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Video Games - the Forgotten Art

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Essay title: Video Games - the Forgotten Art

Video Games - The Forgotten Art

Ask any major in the fine arts for the definition of art. They're likely to tell you that it is self-expression through the use of some sort of medium. Most commonly thought of are clay for a sculpture, paint for a masterpiece, even music notes for a four-movement suite. The last thing you'd think of is a computer program for a video game. But why not? Don't video games incorporate both artwork and music? Each one is considered art, but many people consider the result, when put together, to be a waste of time. Through personal experience, I would have to define art as not only a way to express yourself, but as a source of inspiration to others. Not only do video games use art with music, they oftentimes have an engaging storyline. Writing is also a form of art, using pen and paper to convey everything artwork and music cannot do sufficiently. Video games can be their own art form, with a combination of music, drawing, animation, and writing.

There are many definitions of art floating around out there. So many things are considered art nowadays that you'd think anything could be art. Sticking with the theory that art is an inspiration to other people and an emotional outlet, only a very few games meet these criteria. Art is deeper than face value. Admittedly, all video games have art; they all need music and some way of having pictures, whether computer animation or hand-drawn. But it's the game that seems to haunt the gamer, the video game that won't go away, that has captured the thru essence of what art is. People such as Pablo Picasso, Vincent Van Gogh, Wolfgang Amadeus Mozart, and Johann Sebastian Bach have all accomplished that through their paintings and music, respectively. Any game that can stay with the player in such a way starts out with an enrapturing storyline.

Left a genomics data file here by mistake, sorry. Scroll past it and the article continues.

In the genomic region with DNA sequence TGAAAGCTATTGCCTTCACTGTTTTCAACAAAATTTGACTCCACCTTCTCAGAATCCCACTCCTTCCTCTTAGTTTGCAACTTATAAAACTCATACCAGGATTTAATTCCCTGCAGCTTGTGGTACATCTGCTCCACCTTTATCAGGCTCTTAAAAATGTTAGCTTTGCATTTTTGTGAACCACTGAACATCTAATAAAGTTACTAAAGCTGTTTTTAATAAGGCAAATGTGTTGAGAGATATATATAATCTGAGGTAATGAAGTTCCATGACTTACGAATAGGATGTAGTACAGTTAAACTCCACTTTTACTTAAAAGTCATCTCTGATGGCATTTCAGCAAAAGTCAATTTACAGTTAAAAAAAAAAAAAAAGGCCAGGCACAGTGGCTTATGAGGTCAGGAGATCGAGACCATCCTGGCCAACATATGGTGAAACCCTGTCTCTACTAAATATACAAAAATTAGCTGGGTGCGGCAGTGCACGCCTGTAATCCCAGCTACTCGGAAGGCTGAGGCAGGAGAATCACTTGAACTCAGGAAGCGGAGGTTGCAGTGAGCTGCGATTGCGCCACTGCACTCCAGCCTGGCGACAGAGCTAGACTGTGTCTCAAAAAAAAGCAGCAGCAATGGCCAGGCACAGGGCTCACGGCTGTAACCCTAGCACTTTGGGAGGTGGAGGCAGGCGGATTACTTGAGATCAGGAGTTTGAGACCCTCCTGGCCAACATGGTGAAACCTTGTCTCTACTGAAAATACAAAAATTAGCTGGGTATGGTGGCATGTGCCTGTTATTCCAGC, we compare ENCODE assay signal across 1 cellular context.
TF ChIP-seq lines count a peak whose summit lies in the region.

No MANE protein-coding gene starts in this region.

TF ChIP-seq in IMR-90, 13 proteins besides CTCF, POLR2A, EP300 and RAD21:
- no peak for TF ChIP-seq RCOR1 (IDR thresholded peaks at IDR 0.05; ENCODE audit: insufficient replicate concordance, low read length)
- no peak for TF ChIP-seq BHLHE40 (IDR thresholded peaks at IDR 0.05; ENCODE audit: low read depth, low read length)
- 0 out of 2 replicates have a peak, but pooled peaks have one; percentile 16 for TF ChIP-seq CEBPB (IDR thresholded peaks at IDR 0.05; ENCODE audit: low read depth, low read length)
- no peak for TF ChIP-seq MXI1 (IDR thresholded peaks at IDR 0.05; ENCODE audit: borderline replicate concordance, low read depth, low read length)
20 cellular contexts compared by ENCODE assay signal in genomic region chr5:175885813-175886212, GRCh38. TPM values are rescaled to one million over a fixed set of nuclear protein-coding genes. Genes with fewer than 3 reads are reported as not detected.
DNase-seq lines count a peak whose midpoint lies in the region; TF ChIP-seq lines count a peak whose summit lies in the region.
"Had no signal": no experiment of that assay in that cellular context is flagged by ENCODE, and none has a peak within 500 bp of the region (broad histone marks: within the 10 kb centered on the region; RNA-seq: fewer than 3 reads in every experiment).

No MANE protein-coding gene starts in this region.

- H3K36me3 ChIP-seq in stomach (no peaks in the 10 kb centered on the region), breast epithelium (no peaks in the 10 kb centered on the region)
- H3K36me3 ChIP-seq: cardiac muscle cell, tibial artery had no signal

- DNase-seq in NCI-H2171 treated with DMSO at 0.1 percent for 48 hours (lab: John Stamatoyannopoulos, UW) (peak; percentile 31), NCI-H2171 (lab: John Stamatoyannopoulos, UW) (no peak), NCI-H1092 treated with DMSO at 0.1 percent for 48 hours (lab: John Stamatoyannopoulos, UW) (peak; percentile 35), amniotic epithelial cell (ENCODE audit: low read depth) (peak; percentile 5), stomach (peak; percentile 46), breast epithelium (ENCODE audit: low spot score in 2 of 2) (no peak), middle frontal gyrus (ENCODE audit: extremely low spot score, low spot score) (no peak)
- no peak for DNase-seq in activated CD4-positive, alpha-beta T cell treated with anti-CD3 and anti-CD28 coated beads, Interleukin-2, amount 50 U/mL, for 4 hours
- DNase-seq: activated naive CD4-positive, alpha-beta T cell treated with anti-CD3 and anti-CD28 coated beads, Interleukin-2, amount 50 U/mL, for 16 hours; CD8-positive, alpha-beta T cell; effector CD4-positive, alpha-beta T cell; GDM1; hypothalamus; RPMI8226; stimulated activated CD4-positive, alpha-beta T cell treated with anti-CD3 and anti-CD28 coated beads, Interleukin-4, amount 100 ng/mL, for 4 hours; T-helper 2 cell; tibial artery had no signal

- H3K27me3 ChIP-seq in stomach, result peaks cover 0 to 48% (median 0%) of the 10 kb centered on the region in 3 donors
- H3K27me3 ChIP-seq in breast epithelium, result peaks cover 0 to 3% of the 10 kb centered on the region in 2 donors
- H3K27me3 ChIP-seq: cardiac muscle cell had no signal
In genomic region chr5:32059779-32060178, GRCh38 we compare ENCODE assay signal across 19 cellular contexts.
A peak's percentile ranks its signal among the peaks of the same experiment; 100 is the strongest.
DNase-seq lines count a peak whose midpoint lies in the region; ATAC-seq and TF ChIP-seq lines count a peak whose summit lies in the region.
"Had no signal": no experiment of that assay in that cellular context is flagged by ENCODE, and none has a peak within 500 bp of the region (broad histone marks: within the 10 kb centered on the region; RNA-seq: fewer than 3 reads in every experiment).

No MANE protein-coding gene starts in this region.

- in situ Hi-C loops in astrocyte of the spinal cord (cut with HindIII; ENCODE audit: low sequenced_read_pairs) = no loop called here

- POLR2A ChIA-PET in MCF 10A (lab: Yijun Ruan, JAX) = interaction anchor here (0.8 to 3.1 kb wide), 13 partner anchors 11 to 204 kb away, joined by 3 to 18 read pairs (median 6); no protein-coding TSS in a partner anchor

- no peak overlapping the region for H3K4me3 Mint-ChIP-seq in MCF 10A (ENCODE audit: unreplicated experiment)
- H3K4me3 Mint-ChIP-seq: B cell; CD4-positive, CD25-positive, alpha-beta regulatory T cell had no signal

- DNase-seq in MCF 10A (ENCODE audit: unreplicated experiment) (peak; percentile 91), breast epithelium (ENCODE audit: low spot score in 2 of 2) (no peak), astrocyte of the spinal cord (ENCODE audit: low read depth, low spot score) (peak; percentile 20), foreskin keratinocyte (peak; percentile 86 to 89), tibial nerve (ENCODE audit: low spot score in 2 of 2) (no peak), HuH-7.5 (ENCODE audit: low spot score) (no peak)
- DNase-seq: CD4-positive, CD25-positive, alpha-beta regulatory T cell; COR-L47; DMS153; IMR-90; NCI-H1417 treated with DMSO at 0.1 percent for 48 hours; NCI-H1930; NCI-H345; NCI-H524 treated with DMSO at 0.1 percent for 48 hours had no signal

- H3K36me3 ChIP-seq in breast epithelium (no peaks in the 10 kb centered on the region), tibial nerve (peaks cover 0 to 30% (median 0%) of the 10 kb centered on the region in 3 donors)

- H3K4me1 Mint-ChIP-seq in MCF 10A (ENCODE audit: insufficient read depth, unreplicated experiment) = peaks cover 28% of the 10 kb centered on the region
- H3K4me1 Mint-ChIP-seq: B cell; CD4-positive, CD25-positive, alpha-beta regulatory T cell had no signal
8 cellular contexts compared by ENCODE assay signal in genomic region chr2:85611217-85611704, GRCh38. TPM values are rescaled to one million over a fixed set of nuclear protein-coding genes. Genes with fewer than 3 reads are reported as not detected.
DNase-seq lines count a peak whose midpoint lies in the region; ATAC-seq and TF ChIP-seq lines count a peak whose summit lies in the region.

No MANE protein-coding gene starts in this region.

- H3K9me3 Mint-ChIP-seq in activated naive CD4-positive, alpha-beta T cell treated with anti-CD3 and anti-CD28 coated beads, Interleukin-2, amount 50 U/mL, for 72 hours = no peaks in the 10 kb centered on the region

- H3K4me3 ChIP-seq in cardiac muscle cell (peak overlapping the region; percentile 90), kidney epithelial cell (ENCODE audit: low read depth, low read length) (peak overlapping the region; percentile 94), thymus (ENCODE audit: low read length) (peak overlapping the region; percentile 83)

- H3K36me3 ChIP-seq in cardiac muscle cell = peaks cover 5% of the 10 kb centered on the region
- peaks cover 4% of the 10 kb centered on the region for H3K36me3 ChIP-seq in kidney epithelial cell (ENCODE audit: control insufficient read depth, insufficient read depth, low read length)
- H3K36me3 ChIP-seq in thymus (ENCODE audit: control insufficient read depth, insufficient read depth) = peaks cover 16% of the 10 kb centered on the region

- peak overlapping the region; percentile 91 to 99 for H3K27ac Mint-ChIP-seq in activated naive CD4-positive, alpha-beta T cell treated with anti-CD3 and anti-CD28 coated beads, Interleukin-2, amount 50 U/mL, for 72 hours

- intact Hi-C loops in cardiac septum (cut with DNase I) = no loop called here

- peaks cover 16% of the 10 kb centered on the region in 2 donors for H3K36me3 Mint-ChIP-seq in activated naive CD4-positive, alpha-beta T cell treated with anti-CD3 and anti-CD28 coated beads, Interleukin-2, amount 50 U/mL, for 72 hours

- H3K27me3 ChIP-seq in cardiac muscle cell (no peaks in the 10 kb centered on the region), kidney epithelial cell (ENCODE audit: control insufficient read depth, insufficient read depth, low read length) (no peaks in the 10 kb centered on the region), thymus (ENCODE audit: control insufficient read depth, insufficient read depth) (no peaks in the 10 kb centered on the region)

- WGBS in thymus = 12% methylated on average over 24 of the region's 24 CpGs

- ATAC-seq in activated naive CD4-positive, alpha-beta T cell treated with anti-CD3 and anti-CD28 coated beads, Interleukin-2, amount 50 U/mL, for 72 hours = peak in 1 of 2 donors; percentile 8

Few games have very well developed storylines. For example, most military games are based solely on some war or other, such as the games Call of Duty or Medal of Honor. Neither game is very original, as they really have no storyline other than to run around shooting the enemies. Originality is a prime requisite of a game being considered art. Other games lacking in uniqueness are games based on movies or books.

Most famous in this category are the Star Wars games and Lord of the Rings series. Both may be very fun to play, but being fun to play does not make them art. Art is original, fresh, never-before-thought-of material. Star Wars and Lord of the Rings both have engaging storylines, but said storylines had already been established years before any game was produced. Again, to be art, a video game must have an original storyline, not a preconceived one. As a rule, few games meet the originality criterion, but there are exceptions.

The Legend of Zelda. To any gamer it is a familiar name. The reason is simple - it was the first of its kind. The Legend of Zelda was the dawning of the role-playing genre in video games. As a role-playing game, it allowed the gamer to be in the decision-making role, not just a straight line, no choices game, as most were at the time. This was a new concept for a video game at the time The Legend of Zelda was released. The storyline was a huge success, as it drew the players into the game world, made them feel as if they were a part of it. In The Legend of Zelda for the Nintendo Entertainment System, the hero, Link, must save Princess Zelda from the evil Ganon. It was a basic damsel in distress storyline, yet it worked. Many games have mimicked the same story skeleton of saving a princess or fair maiden, but Zelda did it right. By being original, Nintendo, the creators of The Legend of Zelda, made a game that would become a piece of art. However, Nintendo isn't the only company to come up with a piece of art.

Sony Computer Entertainment America also introduced a video that would one day reach the title of art. That game is Final Fantasy VII. Even as the seventh game in a series, it was a one-of-a-kind. Final Fantasy VII not only involved players in the plot; it conveyed emotions as had no other game before it. The game drew you to the characters. Almost as if the developers knew when the player felt they personally knew a character, that person would die. In a pivotal moment of Final Fantasy VII, one of the main characters, Aeris, who had been with the player's party since the beginning of the game, is killed by Sephiroth, the game's "big bad guy". It was completely unexpected, and a very emotional moment for many gamers. When a game makes a player feel such emotions, you know a game has to be art. Final Fantasy VII goes on to have many more touching, as well as angering, moments. That's not the only reason Final Fantasy VII is art though.

Now with technology being readily available for filming to a wider range of producers,

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